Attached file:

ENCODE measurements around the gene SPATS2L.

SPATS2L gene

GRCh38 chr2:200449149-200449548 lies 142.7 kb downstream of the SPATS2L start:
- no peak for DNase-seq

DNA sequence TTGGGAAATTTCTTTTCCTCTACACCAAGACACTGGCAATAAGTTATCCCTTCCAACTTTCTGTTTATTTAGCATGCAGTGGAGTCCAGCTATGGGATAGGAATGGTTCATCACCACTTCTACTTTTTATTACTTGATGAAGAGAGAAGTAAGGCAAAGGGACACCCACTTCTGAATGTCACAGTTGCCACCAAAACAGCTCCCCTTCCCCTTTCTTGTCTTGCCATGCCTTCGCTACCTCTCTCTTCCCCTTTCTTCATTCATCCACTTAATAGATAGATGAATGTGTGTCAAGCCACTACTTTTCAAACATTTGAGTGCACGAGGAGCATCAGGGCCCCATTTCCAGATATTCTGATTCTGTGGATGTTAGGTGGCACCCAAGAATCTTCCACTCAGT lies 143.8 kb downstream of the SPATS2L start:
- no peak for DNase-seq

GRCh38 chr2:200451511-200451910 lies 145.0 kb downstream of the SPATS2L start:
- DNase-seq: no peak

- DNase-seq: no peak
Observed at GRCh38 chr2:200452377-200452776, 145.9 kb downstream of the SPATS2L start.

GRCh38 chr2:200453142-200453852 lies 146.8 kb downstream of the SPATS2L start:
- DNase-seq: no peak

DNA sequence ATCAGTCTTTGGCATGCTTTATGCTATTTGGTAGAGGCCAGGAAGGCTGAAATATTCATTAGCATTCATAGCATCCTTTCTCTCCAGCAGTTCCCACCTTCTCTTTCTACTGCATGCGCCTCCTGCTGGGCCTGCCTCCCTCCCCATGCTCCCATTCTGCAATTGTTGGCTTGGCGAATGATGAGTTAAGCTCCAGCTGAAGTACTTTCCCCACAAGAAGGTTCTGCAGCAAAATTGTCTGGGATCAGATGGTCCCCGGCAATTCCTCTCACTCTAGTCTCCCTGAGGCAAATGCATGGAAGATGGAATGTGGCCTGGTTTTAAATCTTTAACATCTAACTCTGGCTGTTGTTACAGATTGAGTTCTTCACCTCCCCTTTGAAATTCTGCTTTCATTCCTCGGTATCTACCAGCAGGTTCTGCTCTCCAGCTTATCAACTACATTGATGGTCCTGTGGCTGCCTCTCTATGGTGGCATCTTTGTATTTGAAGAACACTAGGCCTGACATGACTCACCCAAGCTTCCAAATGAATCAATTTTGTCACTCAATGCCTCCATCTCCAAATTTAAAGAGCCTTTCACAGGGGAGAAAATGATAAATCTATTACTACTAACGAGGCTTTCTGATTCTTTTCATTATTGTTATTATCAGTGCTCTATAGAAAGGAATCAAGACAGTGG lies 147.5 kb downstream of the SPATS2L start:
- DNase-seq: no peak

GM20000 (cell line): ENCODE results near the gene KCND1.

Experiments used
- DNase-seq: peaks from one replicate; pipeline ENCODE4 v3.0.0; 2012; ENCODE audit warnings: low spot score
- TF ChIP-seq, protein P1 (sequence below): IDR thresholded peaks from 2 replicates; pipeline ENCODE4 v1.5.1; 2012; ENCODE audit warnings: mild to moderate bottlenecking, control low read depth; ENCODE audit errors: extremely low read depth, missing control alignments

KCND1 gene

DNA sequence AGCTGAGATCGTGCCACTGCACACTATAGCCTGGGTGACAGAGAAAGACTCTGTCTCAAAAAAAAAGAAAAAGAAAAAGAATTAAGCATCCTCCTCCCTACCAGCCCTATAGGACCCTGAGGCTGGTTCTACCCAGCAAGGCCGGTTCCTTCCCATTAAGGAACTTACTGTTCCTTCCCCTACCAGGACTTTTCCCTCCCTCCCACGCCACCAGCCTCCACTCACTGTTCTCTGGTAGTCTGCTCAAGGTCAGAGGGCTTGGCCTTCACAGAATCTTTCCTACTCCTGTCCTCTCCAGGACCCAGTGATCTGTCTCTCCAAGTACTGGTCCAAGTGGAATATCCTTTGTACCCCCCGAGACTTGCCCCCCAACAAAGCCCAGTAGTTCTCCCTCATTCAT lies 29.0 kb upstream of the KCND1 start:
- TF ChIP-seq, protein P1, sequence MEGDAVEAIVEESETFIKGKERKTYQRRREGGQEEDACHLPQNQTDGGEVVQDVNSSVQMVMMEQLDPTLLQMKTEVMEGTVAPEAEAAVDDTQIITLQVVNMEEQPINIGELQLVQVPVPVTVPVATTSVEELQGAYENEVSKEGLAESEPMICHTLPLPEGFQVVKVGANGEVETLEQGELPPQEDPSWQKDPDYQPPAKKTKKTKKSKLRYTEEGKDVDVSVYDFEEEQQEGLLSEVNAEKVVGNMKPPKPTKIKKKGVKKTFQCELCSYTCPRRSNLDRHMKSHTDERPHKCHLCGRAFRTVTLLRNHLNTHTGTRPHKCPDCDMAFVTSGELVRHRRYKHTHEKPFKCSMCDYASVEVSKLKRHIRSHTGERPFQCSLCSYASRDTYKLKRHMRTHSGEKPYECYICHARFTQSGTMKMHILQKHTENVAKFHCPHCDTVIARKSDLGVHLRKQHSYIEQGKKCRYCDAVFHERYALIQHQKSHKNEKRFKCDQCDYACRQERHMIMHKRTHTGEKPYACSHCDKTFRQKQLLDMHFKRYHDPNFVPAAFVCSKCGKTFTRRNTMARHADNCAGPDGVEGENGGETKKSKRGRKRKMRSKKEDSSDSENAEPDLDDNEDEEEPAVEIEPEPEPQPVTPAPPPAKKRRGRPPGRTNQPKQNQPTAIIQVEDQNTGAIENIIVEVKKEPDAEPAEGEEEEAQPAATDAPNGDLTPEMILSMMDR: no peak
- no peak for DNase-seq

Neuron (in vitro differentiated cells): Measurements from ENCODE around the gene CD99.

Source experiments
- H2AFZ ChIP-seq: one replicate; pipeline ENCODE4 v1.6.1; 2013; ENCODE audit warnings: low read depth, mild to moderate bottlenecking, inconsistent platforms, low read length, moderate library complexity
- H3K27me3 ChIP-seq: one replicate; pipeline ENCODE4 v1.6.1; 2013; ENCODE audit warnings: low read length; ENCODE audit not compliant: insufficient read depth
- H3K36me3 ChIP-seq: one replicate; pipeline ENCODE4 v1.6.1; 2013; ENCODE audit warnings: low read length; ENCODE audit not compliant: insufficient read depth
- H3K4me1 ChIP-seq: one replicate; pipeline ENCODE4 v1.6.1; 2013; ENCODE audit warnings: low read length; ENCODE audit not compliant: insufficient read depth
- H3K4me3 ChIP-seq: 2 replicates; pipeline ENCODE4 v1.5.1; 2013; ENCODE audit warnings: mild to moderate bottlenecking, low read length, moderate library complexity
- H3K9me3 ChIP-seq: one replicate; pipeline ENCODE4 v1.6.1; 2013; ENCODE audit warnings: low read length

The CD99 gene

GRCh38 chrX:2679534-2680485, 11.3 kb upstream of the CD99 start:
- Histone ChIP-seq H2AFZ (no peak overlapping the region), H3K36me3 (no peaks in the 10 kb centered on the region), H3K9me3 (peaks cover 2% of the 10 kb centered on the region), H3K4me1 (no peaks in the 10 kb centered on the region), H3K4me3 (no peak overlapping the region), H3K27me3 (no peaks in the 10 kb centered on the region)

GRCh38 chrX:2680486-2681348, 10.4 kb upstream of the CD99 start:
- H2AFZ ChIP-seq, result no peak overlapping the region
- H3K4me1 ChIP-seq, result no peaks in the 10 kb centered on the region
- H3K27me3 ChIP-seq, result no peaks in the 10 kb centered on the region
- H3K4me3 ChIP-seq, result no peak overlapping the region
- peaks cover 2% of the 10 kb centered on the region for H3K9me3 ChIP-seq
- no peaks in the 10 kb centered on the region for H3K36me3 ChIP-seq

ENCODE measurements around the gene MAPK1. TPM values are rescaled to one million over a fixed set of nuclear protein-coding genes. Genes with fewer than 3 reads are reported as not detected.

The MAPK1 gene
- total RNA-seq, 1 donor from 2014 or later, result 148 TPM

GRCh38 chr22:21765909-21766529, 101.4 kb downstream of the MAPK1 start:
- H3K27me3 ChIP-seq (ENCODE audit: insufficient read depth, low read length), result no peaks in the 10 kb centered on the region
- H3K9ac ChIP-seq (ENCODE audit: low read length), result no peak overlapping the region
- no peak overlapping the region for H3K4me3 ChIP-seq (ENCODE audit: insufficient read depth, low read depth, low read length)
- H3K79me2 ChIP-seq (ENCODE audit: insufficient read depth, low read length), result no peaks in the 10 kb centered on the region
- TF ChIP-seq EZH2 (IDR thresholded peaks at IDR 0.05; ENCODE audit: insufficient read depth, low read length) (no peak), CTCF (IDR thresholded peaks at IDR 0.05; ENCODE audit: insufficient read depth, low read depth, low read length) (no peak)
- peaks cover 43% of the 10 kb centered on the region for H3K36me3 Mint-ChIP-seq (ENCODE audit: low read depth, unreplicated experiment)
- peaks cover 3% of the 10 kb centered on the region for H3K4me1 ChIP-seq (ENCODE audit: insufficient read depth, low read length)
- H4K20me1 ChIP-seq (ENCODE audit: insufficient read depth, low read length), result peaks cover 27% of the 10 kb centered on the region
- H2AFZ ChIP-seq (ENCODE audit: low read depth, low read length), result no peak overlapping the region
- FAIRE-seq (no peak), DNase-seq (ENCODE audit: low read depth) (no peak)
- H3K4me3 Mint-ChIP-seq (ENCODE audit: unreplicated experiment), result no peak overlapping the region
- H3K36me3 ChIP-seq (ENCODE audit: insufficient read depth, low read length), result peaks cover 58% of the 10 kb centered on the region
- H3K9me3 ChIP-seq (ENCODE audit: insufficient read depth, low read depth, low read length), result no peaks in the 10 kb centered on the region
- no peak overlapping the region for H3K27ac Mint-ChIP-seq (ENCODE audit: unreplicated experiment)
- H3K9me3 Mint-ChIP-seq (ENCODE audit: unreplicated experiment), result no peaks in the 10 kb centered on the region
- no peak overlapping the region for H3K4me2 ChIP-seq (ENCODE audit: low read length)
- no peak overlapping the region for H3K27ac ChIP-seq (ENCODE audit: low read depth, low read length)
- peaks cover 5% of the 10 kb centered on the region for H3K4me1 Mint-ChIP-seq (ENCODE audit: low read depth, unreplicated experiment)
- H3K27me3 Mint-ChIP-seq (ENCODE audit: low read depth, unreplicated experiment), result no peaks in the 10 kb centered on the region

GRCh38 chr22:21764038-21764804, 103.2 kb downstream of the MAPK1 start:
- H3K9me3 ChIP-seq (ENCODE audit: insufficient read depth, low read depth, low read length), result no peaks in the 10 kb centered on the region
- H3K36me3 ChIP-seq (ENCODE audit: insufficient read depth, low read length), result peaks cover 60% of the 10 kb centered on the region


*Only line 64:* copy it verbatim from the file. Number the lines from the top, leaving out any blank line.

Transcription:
GRCh38 chr22:21764038-21764804, 103.2 kb downstream of the MAPK1 start: